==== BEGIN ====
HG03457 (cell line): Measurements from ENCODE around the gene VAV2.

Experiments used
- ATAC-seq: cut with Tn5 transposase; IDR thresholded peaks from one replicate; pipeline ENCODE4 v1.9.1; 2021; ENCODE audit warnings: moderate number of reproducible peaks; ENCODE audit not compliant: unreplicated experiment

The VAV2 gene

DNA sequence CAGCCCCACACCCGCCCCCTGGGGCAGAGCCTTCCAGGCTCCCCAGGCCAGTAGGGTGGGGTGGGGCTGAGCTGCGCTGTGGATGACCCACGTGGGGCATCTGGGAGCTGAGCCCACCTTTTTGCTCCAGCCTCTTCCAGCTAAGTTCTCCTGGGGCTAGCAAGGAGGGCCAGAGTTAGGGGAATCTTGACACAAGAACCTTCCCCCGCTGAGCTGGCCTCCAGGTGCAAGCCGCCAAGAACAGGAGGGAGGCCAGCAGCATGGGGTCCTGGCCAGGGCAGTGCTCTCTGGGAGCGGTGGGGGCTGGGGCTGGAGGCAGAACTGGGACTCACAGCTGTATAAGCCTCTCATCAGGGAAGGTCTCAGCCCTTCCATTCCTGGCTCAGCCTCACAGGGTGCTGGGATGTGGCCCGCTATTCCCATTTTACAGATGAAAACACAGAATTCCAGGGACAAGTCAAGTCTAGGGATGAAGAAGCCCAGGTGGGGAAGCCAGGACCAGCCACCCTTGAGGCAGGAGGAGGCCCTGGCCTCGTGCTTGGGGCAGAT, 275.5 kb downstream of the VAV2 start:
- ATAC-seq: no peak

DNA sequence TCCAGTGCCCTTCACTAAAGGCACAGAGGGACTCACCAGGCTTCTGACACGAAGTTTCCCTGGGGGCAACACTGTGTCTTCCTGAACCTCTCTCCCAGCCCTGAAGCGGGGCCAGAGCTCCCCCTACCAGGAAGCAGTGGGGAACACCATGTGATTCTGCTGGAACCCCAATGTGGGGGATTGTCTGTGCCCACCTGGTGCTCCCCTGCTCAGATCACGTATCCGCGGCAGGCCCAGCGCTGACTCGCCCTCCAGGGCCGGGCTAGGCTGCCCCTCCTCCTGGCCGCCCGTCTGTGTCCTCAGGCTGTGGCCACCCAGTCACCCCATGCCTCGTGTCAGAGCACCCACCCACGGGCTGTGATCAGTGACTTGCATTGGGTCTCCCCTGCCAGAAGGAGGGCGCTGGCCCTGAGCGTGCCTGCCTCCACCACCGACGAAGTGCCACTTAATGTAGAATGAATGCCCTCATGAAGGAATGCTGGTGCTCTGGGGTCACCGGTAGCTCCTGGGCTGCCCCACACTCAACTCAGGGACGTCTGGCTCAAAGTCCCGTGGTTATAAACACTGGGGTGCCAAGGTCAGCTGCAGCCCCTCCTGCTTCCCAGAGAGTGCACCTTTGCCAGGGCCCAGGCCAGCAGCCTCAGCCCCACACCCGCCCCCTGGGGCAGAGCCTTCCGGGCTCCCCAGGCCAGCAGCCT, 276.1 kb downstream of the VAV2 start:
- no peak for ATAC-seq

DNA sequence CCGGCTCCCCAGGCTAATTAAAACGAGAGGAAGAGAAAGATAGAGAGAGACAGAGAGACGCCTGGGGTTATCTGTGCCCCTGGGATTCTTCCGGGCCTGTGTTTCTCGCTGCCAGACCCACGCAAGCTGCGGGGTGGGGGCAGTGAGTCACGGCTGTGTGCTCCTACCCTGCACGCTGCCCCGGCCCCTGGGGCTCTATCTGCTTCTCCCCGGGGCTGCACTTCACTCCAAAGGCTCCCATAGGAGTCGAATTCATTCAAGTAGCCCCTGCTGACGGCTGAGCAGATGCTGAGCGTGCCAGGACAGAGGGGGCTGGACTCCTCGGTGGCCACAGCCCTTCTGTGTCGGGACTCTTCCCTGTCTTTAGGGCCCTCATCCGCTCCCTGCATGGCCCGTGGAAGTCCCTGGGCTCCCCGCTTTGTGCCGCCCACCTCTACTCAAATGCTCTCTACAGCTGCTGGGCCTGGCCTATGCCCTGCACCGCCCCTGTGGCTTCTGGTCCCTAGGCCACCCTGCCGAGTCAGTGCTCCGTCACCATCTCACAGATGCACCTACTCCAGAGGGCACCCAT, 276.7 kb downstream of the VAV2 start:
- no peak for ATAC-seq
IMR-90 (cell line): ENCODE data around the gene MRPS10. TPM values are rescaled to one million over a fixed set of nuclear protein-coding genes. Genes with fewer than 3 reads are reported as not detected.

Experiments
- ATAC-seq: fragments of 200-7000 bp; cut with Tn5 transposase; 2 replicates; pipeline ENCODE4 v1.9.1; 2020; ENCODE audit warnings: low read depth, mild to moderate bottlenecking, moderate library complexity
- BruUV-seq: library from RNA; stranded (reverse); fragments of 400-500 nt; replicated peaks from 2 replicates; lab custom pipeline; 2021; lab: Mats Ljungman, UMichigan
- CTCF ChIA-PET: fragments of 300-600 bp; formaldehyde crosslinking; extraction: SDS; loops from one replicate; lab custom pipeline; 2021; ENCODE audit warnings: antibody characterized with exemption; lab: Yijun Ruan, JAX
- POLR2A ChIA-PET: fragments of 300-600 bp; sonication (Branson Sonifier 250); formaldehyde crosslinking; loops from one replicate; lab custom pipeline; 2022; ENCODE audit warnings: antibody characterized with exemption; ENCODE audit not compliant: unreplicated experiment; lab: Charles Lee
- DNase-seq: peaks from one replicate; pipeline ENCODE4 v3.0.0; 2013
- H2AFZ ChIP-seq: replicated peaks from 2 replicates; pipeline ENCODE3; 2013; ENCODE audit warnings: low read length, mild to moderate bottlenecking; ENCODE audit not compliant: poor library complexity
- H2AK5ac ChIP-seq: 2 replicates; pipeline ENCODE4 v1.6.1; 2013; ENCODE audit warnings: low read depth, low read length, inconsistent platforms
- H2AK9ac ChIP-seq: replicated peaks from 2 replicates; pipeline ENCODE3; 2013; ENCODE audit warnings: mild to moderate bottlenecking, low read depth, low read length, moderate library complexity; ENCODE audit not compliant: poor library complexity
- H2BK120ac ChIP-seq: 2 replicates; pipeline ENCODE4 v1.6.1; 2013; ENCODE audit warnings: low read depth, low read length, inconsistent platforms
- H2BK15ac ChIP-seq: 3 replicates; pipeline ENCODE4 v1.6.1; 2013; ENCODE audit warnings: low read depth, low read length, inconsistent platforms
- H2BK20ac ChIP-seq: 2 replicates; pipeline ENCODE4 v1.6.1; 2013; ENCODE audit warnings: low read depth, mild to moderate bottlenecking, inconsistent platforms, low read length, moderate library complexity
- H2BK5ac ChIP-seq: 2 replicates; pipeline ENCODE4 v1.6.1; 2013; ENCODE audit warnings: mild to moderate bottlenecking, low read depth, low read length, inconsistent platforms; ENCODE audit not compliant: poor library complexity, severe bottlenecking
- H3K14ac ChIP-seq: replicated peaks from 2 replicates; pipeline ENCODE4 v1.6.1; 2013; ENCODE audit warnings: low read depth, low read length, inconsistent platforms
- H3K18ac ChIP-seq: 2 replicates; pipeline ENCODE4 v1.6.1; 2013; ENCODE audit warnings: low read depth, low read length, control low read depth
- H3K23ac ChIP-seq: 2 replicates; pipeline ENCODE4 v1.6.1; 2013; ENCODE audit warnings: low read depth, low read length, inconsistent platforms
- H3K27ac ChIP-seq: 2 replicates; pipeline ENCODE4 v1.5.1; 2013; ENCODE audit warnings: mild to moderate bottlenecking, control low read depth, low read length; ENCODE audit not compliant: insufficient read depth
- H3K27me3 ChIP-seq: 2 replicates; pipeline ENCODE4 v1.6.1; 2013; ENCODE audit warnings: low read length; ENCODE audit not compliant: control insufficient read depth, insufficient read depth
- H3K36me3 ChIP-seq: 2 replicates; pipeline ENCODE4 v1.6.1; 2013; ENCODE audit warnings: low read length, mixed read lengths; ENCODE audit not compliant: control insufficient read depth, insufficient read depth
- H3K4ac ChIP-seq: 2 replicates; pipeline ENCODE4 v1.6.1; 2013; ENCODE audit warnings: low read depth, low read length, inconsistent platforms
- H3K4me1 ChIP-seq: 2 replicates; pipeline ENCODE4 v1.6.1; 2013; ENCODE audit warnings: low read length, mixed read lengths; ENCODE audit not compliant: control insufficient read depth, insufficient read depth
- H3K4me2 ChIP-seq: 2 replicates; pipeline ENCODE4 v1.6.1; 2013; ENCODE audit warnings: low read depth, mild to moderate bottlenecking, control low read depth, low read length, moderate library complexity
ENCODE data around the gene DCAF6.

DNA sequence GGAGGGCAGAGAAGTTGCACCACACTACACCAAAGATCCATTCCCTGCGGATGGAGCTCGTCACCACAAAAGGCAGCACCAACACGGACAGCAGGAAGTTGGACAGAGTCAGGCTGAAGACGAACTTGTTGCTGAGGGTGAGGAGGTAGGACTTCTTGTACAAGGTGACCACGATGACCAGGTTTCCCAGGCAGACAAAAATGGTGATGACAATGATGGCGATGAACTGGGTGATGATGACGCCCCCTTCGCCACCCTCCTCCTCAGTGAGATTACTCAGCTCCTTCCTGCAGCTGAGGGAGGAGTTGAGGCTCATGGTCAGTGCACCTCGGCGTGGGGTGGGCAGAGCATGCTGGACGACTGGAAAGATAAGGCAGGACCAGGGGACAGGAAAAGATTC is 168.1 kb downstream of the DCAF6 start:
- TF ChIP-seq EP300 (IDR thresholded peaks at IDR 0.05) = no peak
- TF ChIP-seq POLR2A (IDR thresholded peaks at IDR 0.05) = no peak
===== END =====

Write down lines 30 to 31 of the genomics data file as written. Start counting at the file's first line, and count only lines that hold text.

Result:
- H3K36me3 ChIP-seq: 2 replicates; pipeline ENCODE4 v1.6.1; 2013; ENCODE audit warnings: low read length, mixed read lengths; ENCODE audit not compliant: control insufficient read depth, insufficient read depth
- H3K4ac ChIP-seq: 2 replicates; pipeline ENCODE4 v1.6.1; 2013; ENCODE audit warnings: low read depth, low read length, inconsistent platforms